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Jekyll & Hyde (Glasgow)

Rating: 2 out of 5 stars
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Bill Kenwright’s production of Jekyll & Hyde has proven, as Robert Louis Stevenson did in his 1886 novella, that life is simply an internalised conflict of good and evil. Like Dr. Jekyll in his laboratory, the production grapples with its own fine material, severing and slicing the macabre plot and wrenching pathos at the heart of the classic story and turning out a pantomime of Victorian London.

Frank Wildhorn’s score is pleasing and lithe, aiming for the witty melancholia of Sondheim’s Sweeney Todd: The Demon Barber of Fleet Street and landing altogether closer to Oklahoma!. Whilst some of Leslie Bricusse’s lyrics jar with schmaltzy sentimentality, the show’s numbers soar with a lot of heart and a lot of blood, realising the decadence of the upper-class salon scene and the squalor of the whorehouse with colour and humour.

Like Henry Jeykll’s risky experimentations, the stunt casting of Marti Pellow has gone horribly wrong. Mumbling, static and asthmatically breathless, Pellow fails to connect with either the virtue of Jekyll or the villainy of Hyde. The honourable doctor’s infamous transformation into his monstrous alter-ego lacks drama, suspense or spectacle: indeed, Pellow’s stifled efforts at characterisation stretch no further than whipping out a hairpin and flicking down a ridiculous strand of hair which might have escaped from Victoria Beckham’s wig box.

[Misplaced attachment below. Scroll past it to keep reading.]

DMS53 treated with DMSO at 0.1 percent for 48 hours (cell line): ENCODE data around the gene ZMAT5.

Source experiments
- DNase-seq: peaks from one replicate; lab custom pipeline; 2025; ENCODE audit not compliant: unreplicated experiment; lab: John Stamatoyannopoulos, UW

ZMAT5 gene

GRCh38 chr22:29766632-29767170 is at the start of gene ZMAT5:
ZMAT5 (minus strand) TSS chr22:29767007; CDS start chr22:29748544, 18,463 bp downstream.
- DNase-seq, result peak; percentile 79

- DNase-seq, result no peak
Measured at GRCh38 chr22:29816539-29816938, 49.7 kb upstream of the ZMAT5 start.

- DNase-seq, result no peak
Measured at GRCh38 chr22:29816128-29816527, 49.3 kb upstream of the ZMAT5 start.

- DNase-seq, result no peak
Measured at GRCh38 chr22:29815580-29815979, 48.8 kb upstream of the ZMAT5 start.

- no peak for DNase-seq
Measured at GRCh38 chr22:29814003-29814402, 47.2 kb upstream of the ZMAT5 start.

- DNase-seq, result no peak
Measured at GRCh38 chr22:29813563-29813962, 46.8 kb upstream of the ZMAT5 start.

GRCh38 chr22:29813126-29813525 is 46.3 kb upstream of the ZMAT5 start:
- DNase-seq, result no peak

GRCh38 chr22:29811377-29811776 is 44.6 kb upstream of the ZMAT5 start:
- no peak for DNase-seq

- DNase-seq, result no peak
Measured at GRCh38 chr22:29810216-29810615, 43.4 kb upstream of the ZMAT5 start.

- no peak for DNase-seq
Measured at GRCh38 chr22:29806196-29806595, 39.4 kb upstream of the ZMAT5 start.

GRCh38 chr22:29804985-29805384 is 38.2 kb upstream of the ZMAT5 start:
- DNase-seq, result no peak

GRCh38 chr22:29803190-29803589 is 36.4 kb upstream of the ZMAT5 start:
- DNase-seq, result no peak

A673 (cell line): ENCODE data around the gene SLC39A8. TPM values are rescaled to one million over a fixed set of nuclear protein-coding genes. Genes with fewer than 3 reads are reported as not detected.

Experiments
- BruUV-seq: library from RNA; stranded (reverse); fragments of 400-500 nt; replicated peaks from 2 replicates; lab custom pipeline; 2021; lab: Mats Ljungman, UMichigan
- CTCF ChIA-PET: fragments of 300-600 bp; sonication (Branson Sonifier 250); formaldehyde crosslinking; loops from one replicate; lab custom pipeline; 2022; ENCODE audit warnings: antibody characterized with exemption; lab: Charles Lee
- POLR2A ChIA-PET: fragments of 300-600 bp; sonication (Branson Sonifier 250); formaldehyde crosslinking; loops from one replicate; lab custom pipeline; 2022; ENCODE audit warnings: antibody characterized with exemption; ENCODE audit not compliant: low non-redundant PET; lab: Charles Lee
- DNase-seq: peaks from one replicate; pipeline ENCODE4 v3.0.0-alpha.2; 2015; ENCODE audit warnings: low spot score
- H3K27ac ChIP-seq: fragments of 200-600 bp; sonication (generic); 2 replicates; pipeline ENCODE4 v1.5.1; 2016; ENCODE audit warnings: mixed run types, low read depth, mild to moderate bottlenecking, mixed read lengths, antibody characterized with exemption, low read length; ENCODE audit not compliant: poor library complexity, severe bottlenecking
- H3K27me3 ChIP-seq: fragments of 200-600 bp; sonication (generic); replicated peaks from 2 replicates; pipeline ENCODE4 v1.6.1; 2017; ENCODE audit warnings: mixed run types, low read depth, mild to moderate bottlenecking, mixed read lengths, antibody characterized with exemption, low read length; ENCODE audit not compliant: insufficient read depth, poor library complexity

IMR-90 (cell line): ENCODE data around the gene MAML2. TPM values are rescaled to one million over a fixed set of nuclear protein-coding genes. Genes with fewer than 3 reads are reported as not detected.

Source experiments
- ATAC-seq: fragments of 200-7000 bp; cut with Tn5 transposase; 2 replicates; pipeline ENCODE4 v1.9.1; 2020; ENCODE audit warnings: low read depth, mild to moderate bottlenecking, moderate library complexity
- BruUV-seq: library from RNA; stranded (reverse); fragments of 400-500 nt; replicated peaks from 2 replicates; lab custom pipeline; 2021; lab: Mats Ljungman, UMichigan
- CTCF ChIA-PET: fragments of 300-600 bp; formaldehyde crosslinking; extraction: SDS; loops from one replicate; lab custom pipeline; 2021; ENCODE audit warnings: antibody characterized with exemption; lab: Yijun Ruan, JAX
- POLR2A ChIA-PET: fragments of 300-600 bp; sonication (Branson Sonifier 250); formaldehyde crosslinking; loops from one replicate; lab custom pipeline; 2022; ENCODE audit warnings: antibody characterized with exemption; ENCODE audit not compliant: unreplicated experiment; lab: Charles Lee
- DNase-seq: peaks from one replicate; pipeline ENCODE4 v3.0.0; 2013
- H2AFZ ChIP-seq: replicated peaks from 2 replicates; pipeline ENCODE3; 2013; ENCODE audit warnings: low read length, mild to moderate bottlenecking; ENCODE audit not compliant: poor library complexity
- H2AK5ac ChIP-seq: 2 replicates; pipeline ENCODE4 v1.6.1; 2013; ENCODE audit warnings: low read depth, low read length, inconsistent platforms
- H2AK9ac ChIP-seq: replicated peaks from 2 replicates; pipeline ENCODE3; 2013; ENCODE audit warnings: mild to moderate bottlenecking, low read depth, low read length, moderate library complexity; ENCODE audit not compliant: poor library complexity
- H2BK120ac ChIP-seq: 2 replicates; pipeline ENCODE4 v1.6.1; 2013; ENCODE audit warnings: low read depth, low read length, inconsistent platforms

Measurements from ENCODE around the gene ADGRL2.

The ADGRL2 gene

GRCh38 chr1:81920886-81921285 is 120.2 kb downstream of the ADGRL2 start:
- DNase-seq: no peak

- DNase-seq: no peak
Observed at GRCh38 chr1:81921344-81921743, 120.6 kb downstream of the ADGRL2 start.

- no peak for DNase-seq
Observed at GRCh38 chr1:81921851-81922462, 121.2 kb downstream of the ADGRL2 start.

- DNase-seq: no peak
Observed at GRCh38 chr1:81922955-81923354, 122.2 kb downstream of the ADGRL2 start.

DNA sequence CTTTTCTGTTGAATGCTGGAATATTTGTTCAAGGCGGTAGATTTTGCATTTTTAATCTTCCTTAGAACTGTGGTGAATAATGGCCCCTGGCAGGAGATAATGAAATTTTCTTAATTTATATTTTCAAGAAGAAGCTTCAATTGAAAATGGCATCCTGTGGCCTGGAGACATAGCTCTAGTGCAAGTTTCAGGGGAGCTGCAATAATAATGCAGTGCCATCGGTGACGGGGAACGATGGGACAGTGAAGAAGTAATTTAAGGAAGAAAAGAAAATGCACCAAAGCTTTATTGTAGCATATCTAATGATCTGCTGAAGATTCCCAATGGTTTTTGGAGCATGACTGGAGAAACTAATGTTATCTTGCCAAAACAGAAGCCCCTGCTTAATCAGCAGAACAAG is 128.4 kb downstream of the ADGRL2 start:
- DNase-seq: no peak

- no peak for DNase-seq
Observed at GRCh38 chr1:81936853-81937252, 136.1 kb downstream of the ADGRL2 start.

As Lucy the East End prostitute, Sabrina Carter is undoubtedly the star of this rather lamentable production. Sparkling like a mug of gin amongst the many deviants of The Spider’s Web, Carter shines with a hopeless optimism and commanding sexuality. Sarah Earnshaw, too, plays the role of Jekyll’s fiancée Emma with an assertive confidence seldom afforded to the character and, along with Carter, prove a necessary antidote to the evening’s disappointment.

Perhaps with reformulation and distillation, Jekyll & Hyde could be the potently sinister moral which Stevenson imagined, bubbling with Gothic horror and burning rich reds with sexual tension. Despite a strong supporting cast, the fatal element at its centre threatens to pulls the production down to little more than a penny dreadful

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